Smart Appliances: Are They Really?
GE says smart grid is useless without smart appliances.
Can your dishwasher be truly smart and know the cheapest time to wash that load of dishes?
GE says it can, and recently held a luncheon at the KBIS (Kitchen & bath Industry Show) called “From DC to Your Home: A Smart Home Response to Washington’s Energy Agenda,” explaining the company’s vision for smart grid features in the home.
GE is developing what it says are “smart” appliances that can communicate with two-way smart meters so energy-hungry appliances know the less expensive times to operate. The company says it is in limited production on some smart appliances, such as its smart water heater that’s already shipping with a smart connection. GE says this can shift the temperature of the water heater a bit to reduce demand from an electric utility. In addition, GE envisions a refrigerator that can shift its defrost cycle and a dishwasher that makes decisions on the cheapest times to do dishes.
Some planned features of a smart grid is time of use pricing and demand response, or demand-side management. Time of use, or variable rate pricing, prices electricity higher during peak-load periods, like 3 p.m. to 8 p.m., to encourage consumers to do energy-intensive functions like clothes and dish washing at non-peak, less expensive times. Demand response, on the other hand, will be voluntary programs that consumers sign up for, allowing the utility to turn down an air conditioner or water heater other appliance during peak load periods to avoid brownouts and such.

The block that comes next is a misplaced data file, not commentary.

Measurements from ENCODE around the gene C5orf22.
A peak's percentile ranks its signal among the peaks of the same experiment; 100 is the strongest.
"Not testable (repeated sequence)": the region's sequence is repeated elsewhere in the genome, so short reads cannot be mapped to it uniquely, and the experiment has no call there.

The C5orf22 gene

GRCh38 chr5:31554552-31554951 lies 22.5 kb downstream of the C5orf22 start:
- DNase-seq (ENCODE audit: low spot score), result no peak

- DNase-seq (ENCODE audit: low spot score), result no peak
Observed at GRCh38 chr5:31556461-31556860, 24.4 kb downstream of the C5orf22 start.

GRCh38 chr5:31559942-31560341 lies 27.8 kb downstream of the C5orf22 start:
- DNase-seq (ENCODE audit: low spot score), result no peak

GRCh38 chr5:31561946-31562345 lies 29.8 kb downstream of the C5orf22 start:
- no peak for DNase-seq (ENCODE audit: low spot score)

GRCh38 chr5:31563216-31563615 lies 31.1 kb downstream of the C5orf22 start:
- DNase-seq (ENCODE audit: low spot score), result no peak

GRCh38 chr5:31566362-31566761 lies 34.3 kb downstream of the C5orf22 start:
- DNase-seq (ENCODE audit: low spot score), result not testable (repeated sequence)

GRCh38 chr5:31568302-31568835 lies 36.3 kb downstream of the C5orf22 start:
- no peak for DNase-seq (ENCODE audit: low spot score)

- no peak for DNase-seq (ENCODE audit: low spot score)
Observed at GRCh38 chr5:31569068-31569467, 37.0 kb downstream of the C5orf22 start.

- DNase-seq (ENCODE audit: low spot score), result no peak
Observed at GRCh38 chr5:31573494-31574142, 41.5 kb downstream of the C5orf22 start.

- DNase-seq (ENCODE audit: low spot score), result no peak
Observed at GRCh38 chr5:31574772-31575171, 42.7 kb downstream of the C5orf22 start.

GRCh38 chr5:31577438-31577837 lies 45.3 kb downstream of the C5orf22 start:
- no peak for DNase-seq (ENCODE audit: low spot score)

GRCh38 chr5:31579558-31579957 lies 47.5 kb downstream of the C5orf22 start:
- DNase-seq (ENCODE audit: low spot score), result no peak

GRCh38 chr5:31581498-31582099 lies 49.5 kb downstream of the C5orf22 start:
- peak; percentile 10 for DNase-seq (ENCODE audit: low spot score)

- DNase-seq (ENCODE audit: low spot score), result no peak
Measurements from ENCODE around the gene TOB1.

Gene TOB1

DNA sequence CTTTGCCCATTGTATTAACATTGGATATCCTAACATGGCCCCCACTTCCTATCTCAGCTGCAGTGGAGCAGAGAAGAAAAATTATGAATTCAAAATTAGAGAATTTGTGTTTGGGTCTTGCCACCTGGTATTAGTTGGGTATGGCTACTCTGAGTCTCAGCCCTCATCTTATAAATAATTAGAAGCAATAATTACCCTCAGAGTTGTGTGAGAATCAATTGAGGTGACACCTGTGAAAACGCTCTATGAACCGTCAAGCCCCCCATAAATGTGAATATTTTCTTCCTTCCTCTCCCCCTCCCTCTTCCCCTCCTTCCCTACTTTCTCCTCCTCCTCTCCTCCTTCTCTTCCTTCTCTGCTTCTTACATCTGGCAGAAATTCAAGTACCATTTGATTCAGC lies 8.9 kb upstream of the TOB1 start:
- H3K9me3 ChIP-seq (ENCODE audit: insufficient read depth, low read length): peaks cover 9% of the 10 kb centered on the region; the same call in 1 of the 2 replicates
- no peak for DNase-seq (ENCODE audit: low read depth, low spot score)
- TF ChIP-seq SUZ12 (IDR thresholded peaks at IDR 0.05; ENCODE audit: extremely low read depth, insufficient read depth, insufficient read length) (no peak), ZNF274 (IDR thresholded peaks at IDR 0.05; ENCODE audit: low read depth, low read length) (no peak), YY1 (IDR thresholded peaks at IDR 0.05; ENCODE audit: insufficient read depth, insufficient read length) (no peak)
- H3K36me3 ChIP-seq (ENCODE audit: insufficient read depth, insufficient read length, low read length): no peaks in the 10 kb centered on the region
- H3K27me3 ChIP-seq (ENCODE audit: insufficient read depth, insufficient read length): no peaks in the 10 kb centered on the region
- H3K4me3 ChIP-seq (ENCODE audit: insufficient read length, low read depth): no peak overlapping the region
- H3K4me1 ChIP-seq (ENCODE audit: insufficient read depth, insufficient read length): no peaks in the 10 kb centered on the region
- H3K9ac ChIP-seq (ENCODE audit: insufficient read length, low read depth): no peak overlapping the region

“We believe there are opportunities for coming up with flexible [utility] loads, and we think our appliances can help offset some of those loads,” says Mike Beyerle, a marketing manager at GE.
Between demand response and energy efficiency, we can reduce 40 percent of the growth in summer peak load by 2030,” Beyerle says. He adds that for every 15,000 homes, about $15 million will be saved annually—the carbon dioxide equivalent of taking 9,000 cars off the road.
“If people do not use a smart appliance, the smart grid will be useless,” Beyerle concludes.
I’m not sure if I would go that far. Smart appliances can certainly factor in a lot of energy savings through smart grid programs like demand response and time of use pricing. If a dish or clothes washer, for instance, can tell the cheapest times to wash those loads.
And what do we need to do that? Beyerle says we need an open, simple, common standard. That might work. Oh, and he’s also like to see incentives from the government.
“We envision a home area network. We believe there’s an opportunity to build a home area network where your devices all intercommunicate,” he says. “This will provide a continuous stream of information so you can decide whether to wash clothes, [and whether to wash them] in hot or cold water.”
I agree with the need for an intelligent home area network. Something will be needed to sort through the data on real-time pricing from a utility. And it’s not likely to happen just with a connection—wireless or otherwise—between a smart meter and a smart appliance. Having that kind of preference will likely require a processor in the home—one more powerful and flexible than any the utilities plan to deliver—or what’s to come in a “smart” dishwasher.
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